Home News Small group of protesters calls for Link newspaper editor’s resignation

Small group of protesters calls for Link newspaper editor’s resignation

by Evan LePage March 8, 2011
Small group of protesters calls for Link newspaper editor’s resignation

Protestors held signs and chanted ‘Hey, ho, Justin has to go.’ Photo by Tiffany Blaise

Approximately 20 protesters gathered near the Link newspaper office yesterday holding signs and chanting for the resignation of editor-in-chief Justin Giovannetti. The protest lasted less than 10 minutes before being broken up by security.

None of the protesters were willing to give their names or speak on the record about why they were calling for his resignation. An individual standing back from the group who claimed he himself wasn’t protesting but that he knew those behind it said that the protesters were upset about what they called the “slander” of CSU councillors in Link stories lately. He claimed that the protesters believe the slander was done in the interest of helping a potential campaign by councillor Lex Gill, who they say is in a relationship with Giovannetti.

Speaking after the protest, Giovannetti would not confirm or deny the relationship, saying it’s “none of their business.” He reiterated that if anyone had concerns about the Link, they could send letters or address the editors themselves by email or phone.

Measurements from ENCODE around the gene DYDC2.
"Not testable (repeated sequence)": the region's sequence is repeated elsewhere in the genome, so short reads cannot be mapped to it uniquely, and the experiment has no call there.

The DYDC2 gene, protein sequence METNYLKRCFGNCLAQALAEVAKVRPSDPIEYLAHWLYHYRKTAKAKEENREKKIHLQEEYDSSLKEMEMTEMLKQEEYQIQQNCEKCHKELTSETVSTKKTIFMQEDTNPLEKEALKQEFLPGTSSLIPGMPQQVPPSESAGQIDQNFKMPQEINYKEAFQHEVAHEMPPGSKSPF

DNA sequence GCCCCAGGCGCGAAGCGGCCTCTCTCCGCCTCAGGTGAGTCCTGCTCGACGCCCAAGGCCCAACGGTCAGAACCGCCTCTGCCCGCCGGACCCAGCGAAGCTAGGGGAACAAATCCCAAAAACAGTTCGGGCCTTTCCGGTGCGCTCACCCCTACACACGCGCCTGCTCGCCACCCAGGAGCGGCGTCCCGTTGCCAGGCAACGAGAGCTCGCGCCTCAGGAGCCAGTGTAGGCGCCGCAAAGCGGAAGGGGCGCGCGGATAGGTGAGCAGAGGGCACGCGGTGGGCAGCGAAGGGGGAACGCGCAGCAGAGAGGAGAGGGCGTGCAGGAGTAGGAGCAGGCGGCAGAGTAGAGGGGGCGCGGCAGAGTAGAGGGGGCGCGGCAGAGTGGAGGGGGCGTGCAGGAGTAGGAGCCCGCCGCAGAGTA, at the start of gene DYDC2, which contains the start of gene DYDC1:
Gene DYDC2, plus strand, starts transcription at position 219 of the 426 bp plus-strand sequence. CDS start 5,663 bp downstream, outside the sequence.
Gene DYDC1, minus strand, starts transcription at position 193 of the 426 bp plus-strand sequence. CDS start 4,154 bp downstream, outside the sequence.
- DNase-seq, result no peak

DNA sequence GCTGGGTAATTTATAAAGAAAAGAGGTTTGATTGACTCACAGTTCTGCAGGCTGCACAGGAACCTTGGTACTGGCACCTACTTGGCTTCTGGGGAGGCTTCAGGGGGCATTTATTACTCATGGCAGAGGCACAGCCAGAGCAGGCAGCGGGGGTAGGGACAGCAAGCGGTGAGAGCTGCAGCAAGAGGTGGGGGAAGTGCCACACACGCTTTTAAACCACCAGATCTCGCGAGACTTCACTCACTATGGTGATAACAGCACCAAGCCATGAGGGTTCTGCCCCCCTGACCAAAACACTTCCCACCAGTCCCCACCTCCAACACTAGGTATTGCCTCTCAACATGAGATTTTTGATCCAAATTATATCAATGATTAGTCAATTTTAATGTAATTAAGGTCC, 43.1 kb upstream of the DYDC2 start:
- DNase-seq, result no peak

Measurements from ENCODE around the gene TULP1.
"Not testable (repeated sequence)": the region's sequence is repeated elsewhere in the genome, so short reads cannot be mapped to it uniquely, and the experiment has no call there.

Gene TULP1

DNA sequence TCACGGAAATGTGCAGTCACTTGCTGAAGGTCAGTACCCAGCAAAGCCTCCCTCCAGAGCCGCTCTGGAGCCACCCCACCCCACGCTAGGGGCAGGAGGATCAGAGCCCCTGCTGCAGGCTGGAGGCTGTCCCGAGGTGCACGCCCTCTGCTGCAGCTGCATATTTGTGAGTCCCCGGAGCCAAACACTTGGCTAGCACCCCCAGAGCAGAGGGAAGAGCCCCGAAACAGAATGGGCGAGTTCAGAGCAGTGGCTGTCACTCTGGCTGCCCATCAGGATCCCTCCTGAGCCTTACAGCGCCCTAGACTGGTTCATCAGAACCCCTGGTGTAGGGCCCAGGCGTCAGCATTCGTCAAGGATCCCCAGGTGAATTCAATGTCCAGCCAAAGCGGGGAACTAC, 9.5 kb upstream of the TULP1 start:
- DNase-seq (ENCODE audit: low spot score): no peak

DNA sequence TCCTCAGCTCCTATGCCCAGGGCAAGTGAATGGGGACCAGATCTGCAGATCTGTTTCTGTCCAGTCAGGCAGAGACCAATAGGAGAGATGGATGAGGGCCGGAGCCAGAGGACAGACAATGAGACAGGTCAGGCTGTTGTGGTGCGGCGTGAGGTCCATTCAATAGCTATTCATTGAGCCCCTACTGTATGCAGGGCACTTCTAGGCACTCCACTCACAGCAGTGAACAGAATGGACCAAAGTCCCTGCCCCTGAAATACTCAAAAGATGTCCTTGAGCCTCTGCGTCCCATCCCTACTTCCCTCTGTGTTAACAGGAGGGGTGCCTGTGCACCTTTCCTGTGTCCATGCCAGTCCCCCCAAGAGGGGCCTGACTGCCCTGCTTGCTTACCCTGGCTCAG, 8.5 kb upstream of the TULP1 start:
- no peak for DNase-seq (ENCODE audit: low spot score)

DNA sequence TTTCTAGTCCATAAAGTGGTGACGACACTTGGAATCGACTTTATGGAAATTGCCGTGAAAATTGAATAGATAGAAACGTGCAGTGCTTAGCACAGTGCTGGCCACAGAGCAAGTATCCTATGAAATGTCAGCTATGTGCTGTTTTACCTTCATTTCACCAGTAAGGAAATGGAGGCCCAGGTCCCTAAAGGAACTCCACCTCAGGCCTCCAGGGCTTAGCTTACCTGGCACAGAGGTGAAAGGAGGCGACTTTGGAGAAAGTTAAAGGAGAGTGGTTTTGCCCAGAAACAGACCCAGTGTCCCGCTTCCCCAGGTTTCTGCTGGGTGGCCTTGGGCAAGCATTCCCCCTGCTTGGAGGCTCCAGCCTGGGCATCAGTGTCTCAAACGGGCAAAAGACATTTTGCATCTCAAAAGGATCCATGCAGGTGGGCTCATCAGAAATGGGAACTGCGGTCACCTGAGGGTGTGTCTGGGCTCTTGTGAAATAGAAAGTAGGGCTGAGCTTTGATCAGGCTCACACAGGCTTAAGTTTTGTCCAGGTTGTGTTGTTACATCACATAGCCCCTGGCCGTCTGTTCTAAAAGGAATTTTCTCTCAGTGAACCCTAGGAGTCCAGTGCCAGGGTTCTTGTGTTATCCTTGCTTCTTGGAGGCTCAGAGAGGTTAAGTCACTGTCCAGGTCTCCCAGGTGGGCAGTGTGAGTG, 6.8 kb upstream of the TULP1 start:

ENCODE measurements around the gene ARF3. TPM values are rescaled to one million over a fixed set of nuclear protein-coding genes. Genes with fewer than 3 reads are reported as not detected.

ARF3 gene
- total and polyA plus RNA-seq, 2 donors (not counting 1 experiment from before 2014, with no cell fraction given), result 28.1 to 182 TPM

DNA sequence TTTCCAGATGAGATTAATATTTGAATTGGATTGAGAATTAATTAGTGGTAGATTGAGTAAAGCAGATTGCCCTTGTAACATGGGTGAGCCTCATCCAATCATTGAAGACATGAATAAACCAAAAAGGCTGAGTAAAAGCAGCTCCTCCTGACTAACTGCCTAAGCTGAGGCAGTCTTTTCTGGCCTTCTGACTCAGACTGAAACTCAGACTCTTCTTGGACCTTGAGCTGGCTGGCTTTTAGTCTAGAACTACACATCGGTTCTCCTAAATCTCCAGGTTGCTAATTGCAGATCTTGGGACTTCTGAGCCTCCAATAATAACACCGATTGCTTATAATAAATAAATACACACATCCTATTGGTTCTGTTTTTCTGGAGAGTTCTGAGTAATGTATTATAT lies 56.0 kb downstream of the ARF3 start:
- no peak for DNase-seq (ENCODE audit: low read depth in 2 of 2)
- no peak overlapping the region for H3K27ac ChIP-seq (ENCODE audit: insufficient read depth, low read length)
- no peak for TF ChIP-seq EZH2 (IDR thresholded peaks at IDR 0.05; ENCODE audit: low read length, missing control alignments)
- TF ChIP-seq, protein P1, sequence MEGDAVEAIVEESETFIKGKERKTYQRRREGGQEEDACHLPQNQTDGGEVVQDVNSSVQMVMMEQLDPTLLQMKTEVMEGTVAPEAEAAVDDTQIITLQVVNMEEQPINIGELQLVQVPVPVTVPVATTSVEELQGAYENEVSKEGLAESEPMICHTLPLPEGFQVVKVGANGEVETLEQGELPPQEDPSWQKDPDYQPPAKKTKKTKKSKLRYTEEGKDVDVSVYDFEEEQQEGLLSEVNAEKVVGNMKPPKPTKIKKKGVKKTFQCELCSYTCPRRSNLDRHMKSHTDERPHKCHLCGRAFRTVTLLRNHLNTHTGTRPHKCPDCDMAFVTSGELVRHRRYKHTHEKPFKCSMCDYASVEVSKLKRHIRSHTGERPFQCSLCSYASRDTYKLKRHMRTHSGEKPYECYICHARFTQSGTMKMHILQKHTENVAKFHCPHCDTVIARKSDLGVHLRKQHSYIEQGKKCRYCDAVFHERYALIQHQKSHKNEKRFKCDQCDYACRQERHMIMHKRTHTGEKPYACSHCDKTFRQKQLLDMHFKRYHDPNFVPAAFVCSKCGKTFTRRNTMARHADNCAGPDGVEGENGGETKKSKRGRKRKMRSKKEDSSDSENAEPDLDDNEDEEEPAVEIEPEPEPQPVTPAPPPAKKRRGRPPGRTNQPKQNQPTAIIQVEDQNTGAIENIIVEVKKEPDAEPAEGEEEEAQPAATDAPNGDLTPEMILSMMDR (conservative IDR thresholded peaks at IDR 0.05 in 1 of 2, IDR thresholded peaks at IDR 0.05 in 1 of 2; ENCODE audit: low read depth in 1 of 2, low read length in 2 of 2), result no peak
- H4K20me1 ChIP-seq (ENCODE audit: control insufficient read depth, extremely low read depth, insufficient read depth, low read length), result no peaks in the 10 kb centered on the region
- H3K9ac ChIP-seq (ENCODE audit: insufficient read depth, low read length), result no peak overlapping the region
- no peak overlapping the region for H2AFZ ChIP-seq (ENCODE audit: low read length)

Giovannetti also said “It’s definitely strange that the same day that the CSU refuses to comment [to the Link] on the resignation of their fourth VP that there’s this protest and that they’re standing outside of it,” and insinuated in a tweet that the protest could have been an attempt to draw attention away from the CSU’s political issues.

Members of the CSU executive were seen watching the protest, and Giovannetti said they claimed to have heard it from their office one floor above, something he claimed is not realistic.

An email sent to the Concordian late Monday evening signed only by “Your Concordia Students” read “Students are not paying a fee to finance a political party; we want the Link to be independent and representative. We want the Link to live up to the prominent reputation that it has established. The protest was not against freedom of speech, it was against an editor who is tarnishing the reputation and credibility of one our school’s reputable social sources. Petitions are being signed.”

– With reporting from Sarah “Sweetie” Deshaies

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